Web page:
Albert Schweitzer once said, "Success is not the key to
happiness. Happiness is the key to success. If you love what you are doing, you
will be successful." No other quote has had a greater impact on my life. And I
want to share why.
I was born and brought up in the cosmopolitan city of
Mumbai, India, where I completed my undergraduate degree in audiology and
speech-language pathology at the Ali Yavar Jung National Institute for the
Hearing Handicapped. Little known to most people in the West, speech-language
pathology in India is a field still in its infancy. In a country with a
population of 1.22 billion, the number of speech-language pathologists in India
is barely 2,000. Needless to say, millions of people in India, across the
lifespan, suffer from hearing and communication disorders and are just not
getting the services they need.
Growing up, I was among the majority of Indian people who
had never heard the words "speech-language pathology" in my life. That changed
in 2005, when I was fortunate enough to visit the United States and was
introduced to the field through a cousin of mine who has cerebral palsy. That
was the beginning of the longstanding affair between me and the field.
I firmly believe that the training I received in the East
humbled me, broadened my perspective and equipped me with a unique outlook as a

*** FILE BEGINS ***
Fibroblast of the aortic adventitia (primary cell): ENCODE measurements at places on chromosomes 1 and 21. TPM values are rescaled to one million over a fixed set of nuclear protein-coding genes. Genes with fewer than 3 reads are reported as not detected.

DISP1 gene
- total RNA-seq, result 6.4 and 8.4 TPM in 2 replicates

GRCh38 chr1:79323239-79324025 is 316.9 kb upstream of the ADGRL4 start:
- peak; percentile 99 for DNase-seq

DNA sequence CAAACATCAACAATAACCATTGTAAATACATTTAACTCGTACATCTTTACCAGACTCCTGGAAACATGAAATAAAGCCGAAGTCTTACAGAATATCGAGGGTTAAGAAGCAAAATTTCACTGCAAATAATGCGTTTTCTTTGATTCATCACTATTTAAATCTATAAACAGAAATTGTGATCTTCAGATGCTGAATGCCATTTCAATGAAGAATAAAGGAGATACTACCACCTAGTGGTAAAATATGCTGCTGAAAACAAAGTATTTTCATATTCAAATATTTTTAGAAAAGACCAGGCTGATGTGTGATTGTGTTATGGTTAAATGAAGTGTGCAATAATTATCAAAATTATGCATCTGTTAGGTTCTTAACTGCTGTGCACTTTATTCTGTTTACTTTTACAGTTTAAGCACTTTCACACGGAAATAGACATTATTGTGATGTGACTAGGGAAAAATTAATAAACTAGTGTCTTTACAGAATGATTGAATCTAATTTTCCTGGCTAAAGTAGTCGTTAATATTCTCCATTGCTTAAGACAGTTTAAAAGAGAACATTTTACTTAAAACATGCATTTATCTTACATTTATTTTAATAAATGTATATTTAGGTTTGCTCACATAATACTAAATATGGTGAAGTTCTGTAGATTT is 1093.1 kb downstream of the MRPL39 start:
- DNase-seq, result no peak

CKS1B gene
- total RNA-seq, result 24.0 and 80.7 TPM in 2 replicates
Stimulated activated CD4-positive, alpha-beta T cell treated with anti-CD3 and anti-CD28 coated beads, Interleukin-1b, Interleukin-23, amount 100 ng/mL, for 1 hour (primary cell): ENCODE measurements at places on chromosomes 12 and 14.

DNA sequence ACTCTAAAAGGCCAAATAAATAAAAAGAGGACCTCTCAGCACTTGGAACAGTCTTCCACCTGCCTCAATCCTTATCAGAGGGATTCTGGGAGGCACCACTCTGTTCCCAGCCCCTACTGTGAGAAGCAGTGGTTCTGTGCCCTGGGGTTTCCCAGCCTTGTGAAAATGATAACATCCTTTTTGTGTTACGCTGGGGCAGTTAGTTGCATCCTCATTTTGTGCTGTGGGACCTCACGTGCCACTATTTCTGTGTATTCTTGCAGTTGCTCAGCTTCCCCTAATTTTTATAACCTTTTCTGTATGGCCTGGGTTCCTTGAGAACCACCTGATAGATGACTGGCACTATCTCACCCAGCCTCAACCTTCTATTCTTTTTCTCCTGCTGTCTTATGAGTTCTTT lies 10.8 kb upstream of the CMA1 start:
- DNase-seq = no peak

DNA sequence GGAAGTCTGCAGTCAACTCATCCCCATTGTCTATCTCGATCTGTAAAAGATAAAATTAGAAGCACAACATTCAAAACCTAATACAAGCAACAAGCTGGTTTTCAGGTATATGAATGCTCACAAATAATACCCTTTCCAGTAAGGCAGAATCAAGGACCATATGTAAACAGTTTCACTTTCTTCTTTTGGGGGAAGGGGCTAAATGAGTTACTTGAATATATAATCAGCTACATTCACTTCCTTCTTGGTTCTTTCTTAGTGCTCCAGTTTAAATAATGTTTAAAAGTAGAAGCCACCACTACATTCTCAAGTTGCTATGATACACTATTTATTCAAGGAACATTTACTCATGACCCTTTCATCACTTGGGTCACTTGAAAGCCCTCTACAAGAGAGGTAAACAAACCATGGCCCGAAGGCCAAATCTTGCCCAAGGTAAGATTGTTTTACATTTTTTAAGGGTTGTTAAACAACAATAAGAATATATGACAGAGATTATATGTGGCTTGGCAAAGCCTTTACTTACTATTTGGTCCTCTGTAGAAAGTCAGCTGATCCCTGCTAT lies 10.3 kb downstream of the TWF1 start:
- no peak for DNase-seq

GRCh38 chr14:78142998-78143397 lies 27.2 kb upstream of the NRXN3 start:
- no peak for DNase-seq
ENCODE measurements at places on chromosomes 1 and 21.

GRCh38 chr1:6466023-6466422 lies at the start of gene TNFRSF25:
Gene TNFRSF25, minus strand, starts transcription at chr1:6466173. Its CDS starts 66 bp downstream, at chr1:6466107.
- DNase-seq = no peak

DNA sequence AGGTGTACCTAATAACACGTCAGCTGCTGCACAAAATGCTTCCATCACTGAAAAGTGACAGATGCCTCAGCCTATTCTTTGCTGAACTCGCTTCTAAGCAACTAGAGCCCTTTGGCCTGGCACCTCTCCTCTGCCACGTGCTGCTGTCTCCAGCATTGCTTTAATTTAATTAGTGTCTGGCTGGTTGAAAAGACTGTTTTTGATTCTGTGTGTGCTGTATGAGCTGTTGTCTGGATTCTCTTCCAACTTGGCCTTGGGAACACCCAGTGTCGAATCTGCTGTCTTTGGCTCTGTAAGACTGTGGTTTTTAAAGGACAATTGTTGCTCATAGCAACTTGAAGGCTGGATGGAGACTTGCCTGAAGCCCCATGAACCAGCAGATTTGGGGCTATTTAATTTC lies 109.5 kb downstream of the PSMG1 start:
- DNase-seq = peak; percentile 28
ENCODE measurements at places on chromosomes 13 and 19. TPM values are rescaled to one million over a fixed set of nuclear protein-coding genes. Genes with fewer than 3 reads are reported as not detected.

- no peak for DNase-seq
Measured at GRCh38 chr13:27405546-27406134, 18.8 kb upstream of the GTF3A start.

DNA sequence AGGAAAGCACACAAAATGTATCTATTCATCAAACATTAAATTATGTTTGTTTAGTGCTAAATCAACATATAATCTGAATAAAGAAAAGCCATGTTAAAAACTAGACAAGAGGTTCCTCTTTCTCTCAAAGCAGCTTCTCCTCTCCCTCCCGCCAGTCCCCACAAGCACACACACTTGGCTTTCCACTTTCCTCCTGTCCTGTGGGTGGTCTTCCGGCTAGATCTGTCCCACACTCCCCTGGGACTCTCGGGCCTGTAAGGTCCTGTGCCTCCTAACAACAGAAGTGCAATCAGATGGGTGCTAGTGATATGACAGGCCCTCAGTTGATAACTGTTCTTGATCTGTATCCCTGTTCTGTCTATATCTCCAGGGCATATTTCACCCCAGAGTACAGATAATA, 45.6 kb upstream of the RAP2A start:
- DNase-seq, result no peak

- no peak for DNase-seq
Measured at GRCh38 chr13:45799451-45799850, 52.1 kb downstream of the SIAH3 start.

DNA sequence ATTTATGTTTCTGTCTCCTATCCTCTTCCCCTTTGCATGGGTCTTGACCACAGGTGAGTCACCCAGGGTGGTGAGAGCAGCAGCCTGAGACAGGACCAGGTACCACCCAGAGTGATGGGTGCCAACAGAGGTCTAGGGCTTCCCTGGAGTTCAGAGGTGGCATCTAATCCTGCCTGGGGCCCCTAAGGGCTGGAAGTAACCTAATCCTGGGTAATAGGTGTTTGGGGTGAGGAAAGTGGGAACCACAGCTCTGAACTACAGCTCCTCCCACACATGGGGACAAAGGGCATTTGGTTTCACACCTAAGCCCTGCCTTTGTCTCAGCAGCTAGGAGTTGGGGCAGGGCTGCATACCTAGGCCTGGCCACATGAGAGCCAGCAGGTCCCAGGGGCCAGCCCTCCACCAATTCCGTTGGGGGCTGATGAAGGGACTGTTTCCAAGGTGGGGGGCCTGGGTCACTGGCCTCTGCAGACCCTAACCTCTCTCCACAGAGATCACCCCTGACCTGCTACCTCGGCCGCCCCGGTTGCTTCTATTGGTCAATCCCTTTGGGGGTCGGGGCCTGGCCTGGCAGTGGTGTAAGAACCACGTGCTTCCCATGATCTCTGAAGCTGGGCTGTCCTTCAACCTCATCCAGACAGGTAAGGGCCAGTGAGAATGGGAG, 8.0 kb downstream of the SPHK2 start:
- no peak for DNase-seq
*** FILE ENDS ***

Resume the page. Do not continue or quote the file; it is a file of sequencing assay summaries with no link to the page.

clinician. I worked with people speaking multiple languages and coming from
diverse socioeconomic backgrounds. Most often, the treatment lay not in
remediating the problem, but in counseling the patients and families regarding
the need for services.
Due to the dearth of specialized graduate courses in India,
I decided to pursue my higher studies abroad. In 2009, I was accepted into one
of America's best graduate programs in communication sciences and disorders at
the distinguished University of Texas-Dallas Callier Center. That was the
turning point in my journey as an SLP. I was always passionate, but I had
started to lose the spark that made me want to be an SLP in the first place. I
needed something to re-ignite it. Three and a half years later, I look back and
realize just how much being an SLP in the West has changed my life. It was
heartening for me to see how SLPs are respected in the United States, how their
skills are valued and their services considered indispensable. It is here that
I learned the significance of the term "evidence-based practice." Studying and
training here, gaining knowledge that I could only have dreamed of back home,
and getting the chance to specialize in medical speech-language pathology
renewed that spark in me, which is now brighter than ever!
My overarching goal is to start a neuro-rehab program for
adults with communication and cognitive impairments and a dysphagia clinic in
India. I hope to amass all that I learn as an SLP in this part of the world,
carry it forward and use that knowledge for a higher purpose in a part of the
world where millions need it. I am so thankful for having had the opportunity
to learn and practice in this wonderful country. Being an SLP in health care
settings in the West made me love what I do.